ADE Bulletin

Vol. 31, No. 1, Fall 1999

MLA Interviews from the Candidate's Point of View

IN FALL 1998 I was asked to participate in the ADFL mock interviews for job candidates at the MLA convention in San Francisco. At the same time, I continued to be involved in my own department in helping graduate students prepare for the job market, as I have been for the past several years. This combination of factors caused me to think about my own experiences at the convention--especially as I tried to prepare for the mock interviews and to cast my mind back to the answers I had given "for real." Since my primary experience with job interviews has been as a candidate at the dissertation stage and since most of the candidates I have worked with at my institution are also at that stage, my take on the job search by necessity reflects that perspective. What follows is a summary of my experiences on the job market, at the mock interview, and with candidates at my institution, combined with advice and tips I hope may prove helpful to current candidates.

Before going to the MLA convention, I prepared for my interviews by readying myself to answer questions in two basic areas, research and teaching. I concocted a brief (three-to-five-minute) description of my dissertation in which I attempted to communicate succinctly not just the subject matter but also the central argument and theoretical ideas I was exploring. My goal was to convey to my interviewers a sense of why my research was timely and important as well as to describe the content of the dissertation. This turned out to be one of the most difficult steps in my preparation. While I was wholly familiar with my dissertation topic in all its permutations, it proved surprisingly tricky to articulate that knowledge in a way that concisely captured the essence of my arguments. Candidates should also think about the fact that their audience may or may not be specialists in the area under discussion; at some interviews, not all the interviewers will work in the target language. It is important to be capable of describing your research in terms that will not alienate or exclude nonspecialists at the same time that you make clear to them the importance of your topic and approach. You cannot assume that your interviewers will immediately grasp the gripping nature of your analysis of poetic rhythm in Mallarmé. On the other hand, you do not want to give the impression that you are patronizing your interviewers. There is a way to feed them information without seeming to do so, and it can be as subtle as the phrasing you use. "I'm writing a comparative work on Juan Rulfo, who was a famous Mexican writer who didn't publish very much, and on J. D. Salinger, a reclusive American novelist" is not as effective as "My thesis compares the contradictory relation between fame and reclusiveness in Mexican and United States literary cultures through a comparative analysis of Juan Rulfo and J. D. Salinger." Both statements give listeners the information they need, but the second does so a bit more tactfully.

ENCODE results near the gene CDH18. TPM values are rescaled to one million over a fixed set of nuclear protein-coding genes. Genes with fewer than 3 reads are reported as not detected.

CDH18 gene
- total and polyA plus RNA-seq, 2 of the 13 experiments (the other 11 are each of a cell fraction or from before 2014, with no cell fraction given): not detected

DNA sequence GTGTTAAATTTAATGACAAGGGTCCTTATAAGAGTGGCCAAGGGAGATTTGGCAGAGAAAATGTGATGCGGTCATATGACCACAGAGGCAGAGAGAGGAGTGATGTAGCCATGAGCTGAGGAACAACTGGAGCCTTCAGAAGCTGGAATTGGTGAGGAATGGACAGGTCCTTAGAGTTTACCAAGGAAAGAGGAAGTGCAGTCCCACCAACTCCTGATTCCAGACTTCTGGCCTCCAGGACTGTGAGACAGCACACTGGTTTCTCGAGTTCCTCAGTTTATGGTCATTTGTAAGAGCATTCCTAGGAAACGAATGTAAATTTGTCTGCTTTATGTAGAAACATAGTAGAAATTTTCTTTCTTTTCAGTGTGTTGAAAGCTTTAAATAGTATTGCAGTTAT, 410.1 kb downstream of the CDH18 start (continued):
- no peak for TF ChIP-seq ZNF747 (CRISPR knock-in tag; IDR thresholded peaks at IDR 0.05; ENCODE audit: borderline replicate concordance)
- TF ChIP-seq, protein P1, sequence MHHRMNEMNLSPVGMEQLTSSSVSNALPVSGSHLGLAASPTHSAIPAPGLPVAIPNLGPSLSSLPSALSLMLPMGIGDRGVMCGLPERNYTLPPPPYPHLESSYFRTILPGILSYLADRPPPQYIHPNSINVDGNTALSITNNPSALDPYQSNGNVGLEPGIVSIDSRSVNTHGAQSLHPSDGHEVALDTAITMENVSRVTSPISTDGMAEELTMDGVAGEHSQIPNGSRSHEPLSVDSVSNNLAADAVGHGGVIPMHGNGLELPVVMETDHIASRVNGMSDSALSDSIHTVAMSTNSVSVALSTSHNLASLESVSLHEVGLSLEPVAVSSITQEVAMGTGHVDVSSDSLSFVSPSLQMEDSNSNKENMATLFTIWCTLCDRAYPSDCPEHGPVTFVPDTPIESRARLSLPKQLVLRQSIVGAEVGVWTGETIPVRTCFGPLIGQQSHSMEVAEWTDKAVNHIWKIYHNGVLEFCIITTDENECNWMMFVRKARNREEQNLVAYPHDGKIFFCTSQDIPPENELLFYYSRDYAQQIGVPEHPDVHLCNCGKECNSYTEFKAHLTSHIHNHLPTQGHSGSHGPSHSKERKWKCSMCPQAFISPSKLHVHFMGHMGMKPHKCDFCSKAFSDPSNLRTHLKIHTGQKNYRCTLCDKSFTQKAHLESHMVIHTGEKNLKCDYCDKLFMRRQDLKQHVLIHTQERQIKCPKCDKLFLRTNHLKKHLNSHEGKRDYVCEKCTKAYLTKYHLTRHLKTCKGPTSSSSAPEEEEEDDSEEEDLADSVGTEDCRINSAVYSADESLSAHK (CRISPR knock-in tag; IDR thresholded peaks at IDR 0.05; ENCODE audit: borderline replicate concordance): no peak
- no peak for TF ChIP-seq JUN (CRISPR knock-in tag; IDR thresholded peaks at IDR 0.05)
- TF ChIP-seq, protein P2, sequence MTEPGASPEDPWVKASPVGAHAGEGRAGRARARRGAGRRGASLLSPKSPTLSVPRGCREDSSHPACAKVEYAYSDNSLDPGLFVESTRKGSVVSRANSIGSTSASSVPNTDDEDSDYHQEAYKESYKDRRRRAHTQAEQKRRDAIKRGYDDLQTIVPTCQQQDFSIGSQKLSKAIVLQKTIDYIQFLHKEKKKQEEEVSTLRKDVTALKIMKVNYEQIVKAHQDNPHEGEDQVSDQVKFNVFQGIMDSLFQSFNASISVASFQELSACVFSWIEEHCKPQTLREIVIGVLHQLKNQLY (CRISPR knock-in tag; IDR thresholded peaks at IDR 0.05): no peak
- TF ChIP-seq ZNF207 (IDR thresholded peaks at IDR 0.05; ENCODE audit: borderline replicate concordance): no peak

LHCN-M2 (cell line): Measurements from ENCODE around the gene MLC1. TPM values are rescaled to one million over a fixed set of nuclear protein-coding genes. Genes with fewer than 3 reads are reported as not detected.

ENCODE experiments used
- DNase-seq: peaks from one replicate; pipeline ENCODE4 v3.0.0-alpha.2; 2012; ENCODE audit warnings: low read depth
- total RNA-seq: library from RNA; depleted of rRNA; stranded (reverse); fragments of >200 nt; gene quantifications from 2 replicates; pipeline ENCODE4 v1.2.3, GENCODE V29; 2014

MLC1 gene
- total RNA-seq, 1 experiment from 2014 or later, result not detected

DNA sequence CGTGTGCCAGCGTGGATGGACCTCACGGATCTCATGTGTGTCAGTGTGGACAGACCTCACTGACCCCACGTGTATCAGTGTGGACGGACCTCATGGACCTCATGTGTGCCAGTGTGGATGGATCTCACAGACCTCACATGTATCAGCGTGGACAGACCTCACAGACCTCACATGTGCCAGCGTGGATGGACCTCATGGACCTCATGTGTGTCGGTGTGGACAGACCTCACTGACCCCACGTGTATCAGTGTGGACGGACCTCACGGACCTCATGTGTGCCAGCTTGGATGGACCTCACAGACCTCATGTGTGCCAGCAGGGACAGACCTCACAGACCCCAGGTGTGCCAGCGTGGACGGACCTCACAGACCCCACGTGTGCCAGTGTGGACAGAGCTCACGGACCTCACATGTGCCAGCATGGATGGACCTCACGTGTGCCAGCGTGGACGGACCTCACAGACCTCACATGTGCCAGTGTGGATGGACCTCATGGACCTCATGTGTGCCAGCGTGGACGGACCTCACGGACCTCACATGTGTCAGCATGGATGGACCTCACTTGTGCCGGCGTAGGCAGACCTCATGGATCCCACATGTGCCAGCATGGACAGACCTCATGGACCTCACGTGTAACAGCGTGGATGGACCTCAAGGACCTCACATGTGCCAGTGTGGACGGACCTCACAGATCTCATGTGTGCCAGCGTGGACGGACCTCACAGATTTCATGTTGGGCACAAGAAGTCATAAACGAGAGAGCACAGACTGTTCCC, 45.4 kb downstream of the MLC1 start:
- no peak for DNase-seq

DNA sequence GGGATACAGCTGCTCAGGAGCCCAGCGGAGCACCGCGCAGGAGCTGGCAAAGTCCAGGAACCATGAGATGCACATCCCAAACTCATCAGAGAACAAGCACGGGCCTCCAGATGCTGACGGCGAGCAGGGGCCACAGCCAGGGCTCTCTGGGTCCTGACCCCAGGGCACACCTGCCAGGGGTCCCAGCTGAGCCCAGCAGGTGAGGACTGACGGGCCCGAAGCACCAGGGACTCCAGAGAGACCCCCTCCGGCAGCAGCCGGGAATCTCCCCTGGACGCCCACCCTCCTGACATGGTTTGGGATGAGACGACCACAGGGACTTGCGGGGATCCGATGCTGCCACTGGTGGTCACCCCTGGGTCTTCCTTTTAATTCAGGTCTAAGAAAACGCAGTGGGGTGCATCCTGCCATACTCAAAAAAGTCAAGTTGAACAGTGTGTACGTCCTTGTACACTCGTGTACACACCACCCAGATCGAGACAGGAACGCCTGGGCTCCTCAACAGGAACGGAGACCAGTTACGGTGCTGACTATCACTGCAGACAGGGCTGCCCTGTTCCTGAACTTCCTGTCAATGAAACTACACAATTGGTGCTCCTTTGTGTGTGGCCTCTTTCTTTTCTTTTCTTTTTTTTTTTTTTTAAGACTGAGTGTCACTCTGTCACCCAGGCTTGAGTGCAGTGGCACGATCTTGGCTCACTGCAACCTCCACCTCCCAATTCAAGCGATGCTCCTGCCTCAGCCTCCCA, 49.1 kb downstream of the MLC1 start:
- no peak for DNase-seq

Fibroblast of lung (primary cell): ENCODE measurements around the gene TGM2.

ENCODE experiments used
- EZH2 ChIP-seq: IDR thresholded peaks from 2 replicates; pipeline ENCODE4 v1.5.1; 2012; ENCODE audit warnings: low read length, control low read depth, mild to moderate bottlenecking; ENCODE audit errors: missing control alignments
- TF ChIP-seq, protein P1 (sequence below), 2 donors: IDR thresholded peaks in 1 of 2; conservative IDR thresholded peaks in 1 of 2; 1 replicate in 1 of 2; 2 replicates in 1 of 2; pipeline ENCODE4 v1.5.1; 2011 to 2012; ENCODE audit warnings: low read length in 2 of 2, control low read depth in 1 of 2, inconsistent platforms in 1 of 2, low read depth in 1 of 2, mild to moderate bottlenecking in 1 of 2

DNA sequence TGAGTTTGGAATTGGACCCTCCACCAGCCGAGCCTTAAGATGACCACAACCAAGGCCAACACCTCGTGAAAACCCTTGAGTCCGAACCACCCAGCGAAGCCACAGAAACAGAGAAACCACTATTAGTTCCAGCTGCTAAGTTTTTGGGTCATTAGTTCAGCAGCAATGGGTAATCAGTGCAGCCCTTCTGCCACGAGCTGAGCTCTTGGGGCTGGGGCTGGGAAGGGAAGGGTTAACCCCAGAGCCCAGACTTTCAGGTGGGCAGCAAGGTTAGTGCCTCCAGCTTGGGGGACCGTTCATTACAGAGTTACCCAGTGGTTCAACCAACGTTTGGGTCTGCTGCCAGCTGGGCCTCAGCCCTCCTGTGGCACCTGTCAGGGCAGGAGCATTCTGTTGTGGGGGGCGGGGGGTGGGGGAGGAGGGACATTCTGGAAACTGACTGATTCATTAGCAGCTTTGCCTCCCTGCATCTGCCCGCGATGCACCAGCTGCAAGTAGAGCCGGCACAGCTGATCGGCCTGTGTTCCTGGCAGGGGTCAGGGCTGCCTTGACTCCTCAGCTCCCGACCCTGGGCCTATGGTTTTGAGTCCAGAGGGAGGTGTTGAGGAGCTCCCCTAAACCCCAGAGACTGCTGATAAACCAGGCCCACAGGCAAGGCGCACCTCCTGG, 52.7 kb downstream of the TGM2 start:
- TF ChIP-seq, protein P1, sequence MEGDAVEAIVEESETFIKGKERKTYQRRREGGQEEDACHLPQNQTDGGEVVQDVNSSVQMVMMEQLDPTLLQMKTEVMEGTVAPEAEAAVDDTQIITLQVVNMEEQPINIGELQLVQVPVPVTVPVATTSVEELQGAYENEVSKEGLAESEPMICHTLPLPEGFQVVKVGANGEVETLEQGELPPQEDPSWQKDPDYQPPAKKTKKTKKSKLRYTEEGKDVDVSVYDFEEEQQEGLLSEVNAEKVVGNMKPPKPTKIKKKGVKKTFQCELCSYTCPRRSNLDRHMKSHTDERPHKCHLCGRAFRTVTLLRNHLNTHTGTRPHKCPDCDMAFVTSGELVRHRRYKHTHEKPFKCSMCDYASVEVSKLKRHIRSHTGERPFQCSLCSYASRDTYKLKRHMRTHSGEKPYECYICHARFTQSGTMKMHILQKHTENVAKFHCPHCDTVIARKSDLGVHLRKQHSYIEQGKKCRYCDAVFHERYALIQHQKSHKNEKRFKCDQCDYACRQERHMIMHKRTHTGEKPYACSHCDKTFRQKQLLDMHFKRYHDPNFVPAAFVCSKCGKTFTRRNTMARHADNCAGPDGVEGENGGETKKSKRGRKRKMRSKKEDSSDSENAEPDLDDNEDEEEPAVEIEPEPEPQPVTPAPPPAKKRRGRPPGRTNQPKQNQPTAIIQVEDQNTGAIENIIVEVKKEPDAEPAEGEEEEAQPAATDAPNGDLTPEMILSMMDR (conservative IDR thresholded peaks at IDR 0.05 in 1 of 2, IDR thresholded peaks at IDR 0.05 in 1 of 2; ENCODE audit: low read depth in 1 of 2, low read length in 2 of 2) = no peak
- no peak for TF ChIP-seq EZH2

In some interviews my interviewers interjected comments or questions in the middle of my dissertation description, so I also recommend that candidates be comfortable stopping and starting their prepared descriptions. In other words, you should not have to start from the very beginning of the memorized description when interrupted. It was also helpful to me before the MLA convention to practice talking about my research in different ways and registers and to answer varied types of questions about my dissertation (my professors and friends were wonderfully patient and spent long hours helping me do this). My interviewers asked the following questions, among others: "How did you choose your dissertation topic?" "How much archival research have you done for this?" "What have you learned from the process of writing your dissertation--aside from the fact that you can do it?" "How much have you written, and when will you defend?" "How would you explain your dissertation to a group of undergraduates?" I was also asked to explain how my dissertation related to current criticism in my field, as well as to give my opinion of relevant criticism. At the mock interview I was asked, "Why is your dissertation important?" In the real-life interviews, this question was rarely asked so bluntly, but it was always implicitly present. Explaining the significance of your project should be the heart of your dissertation description.